Potable Water: In The Wild

"Do not drink the water" signThe city sewage treatment plant goes off line due to a terrorist attack.

A natural disaster – such as Katrina – devastates and floods large geographic areas, making all water unsafe to consume.

An earthquake strikes or wildfire races through your area, knocking out power for your entire region.

A train derails and dumps thousands of gallons of toxic sludge into your city’s primary water supply, making it unusable for consumption or sanitation.

Bottom line:  You are forced to evacuate, and must look elsewhere for water to consume.

Your plan is to rush down to the local super market and grab all the water off the shelves and hit the road.  The problem is, everyone else had that same plan, and they got there before you.

Most people that study and practice prepping know about The Rule of 3’s:

You can live 3 minutes without air

You can live 3 hours without shelter

You can live 3 days without water

You can live 3 weeks without food

Water, though, has some rules.  You can’t just drink any water – you’ve got to drink potable water.  Potable simply means, “safe to drink”.

Drink contaminated water, and you may be accelerating your death, not preventing it.

The two biggest enemies here in the US are Cryptosporidium and Giardia.  Nasty stuff, both of them.

Both of these protozoa can give you severe gastrointestinal distress.  That’s a nice way of saying diarrhea.

Both are capable of causing you to lose more fluids than you are able to retain, and you slowly die from dehydration.  If you are able to get to a medical facility, recovery can take upwards of 6 weeks for severe cases.

If you can’t get to facilities, your options are severely limited.  The long and the short of it is:  Don’t ingest these protozoa!

As a Boomer, this is even more critical.  In general, we are faster to get ill – when compared to a typical 20-something – and are slower to regain our health.  A bad case of, “The Revenge” can take your life if you don’t have immediate access to medical care.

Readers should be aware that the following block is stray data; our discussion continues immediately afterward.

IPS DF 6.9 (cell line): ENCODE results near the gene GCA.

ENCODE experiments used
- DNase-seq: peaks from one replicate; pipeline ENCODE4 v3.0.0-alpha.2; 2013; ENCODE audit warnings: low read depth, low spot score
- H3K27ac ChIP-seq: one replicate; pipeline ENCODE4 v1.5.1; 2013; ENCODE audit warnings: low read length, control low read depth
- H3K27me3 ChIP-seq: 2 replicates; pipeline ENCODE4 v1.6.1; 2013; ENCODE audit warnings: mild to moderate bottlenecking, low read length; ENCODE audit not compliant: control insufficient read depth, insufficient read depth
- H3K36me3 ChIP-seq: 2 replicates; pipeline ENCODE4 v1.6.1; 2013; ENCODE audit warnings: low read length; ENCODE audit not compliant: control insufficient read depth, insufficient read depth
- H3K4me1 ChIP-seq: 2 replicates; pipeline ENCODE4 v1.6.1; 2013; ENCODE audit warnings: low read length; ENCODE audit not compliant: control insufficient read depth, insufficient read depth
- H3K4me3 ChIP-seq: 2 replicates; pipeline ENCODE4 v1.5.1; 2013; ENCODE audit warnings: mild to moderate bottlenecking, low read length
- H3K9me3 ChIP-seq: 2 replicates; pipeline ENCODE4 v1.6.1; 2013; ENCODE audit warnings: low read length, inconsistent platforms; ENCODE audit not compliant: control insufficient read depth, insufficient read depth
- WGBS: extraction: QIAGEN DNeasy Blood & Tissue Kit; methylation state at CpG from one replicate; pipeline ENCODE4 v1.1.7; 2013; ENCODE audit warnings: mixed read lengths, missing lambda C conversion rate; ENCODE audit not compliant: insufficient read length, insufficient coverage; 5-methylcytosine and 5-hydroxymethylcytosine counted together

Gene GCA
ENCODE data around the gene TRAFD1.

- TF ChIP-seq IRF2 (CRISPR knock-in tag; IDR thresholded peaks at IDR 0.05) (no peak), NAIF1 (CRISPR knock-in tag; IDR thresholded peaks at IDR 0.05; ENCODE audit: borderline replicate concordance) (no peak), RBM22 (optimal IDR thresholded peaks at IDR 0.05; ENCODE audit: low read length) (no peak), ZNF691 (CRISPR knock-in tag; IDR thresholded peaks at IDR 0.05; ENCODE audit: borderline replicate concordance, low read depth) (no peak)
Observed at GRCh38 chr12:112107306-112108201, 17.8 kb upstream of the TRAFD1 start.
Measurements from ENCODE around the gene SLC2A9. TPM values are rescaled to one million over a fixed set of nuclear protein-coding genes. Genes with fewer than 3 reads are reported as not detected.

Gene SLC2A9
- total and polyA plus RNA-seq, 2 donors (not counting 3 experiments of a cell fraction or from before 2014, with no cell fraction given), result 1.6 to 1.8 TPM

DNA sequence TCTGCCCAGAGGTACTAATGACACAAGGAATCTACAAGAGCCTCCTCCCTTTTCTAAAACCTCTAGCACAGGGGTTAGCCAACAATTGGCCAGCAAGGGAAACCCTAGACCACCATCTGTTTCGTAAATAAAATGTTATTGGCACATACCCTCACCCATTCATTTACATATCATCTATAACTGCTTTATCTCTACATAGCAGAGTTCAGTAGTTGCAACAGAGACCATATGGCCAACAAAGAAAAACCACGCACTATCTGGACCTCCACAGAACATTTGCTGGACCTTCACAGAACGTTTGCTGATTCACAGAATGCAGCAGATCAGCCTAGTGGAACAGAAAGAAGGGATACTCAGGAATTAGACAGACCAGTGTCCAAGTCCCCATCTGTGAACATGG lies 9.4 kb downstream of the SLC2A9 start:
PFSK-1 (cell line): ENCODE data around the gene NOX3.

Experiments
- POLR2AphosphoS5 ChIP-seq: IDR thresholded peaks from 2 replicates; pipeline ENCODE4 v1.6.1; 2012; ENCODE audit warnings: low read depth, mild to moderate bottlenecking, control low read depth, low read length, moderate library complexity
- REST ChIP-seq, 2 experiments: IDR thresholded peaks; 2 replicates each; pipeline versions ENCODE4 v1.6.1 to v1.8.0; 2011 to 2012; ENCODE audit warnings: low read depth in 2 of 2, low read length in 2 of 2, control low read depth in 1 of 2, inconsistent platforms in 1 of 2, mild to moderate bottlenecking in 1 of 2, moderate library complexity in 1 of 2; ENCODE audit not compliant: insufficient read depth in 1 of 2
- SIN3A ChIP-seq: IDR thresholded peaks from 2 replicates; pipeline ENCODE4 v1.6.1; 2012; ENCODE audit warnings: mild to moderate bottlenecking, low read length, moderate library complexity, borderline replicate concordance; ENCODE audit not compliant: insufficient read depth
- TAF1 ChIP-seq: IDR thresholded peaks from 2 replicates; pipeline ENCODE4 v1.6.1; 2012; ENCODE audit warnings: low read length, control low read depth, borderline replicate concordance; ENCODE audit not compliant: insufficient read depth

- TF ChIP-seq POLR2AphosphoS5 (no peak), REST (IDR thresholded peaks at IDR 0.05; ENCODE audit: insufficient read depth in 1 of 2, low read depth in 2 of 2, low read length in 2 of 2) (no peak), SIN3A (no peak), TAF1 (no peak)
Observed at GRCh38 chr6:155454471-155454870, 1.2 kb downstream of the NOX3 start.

Far and away, the most effective way to make your water potable, is to boil it.

Many (if not most) survival and prepper sites will tell you to boil your water for 5 minutes.  In my opinion, that is a waste of precious resources (fuel and evaporated water) and time.  Water is pasteurized (all bad stuff killed by heat) when it reaches 191F for 1 second.  You’ll notice that this temperature is below boiling temperature of 212F.

Most people don’t carry a thermometer with them, so they can’t tell when they’ve hit 191F.  For me, I wait until I see my first big boil bubble in the pot.  By that time, I have already blown through 191F and have reached 212F.  I know with certainty – even at higher elevations up to 11,000 feet – that the water has been pasteurized and is safe to consume.

Also, it’s very important that the turbidity of the water be removed.  What does that mean?  It means you want the water to look clear.  Particulates floating in the water can house the protozoa, bacteria and other harmful bugs, and prevent the boiling from being fully effective.  If you don’t have some sort of a filter, let the water sit undisturbed for a half hour, and pour off the clear water on top.

Lastly, stay away from water with a chemical or solvent smell.  There are ways to remove these contaminants, but you are ill-equipped to employ them during an emergency situation.


This first video shows how to make a survival filter.  Perhaps more valuable, she shows how to make an Egyptian Well – using natural sediments near the body of water to pre-filter the bad stuff –

Sometimes you’re fortunate enough to have some gear with you.  In this case a Life Straw.

This inventive teacher mixes up a batch of Cow Poo Tea…. and then drinks it with the Life Straw.  A pretty good addition to any Bug Out Bag, car emergency bag, or camping gear backpack –

This inventive fellow fills his canteen… from a tree!  Very easy to do with just a knife and a canteen.

And a tree, of course!

Dave Canterbury – formerly of the Discovery Channel show, “Dual Survival” shows us how to treat water in a number of ways.

Lastly, this video show how to make a solar still – producing pure, distilled water.

As the video highlights, a LOT of work goes into solar stills, and you typically get very little water in return for the effort.  Use this technique in conjunction with other, more productive techniques.


Learn about the water in your area.  Where are the treatment plants?  Where are naturally occurring bodies of water such as rivers, lakes, ponds and the like?  Are they up- or down-stream of potential contamination sources?

Where are man-made sources of water, such as swimming pools, storage tanks and cisterns?  Toilet tanks and water heaters?  Having this information before you need it can be a life-saver.

Do you have the ability to make a fire to boil your water – any time, any where?  Pots or other containers to hold it?  Chemicals to disinfect it?  Filters – or the skills to make one – to clarify it?

The skills and tools needed to make your water potable are readily available.  It’s your job to make sure YOU have them.


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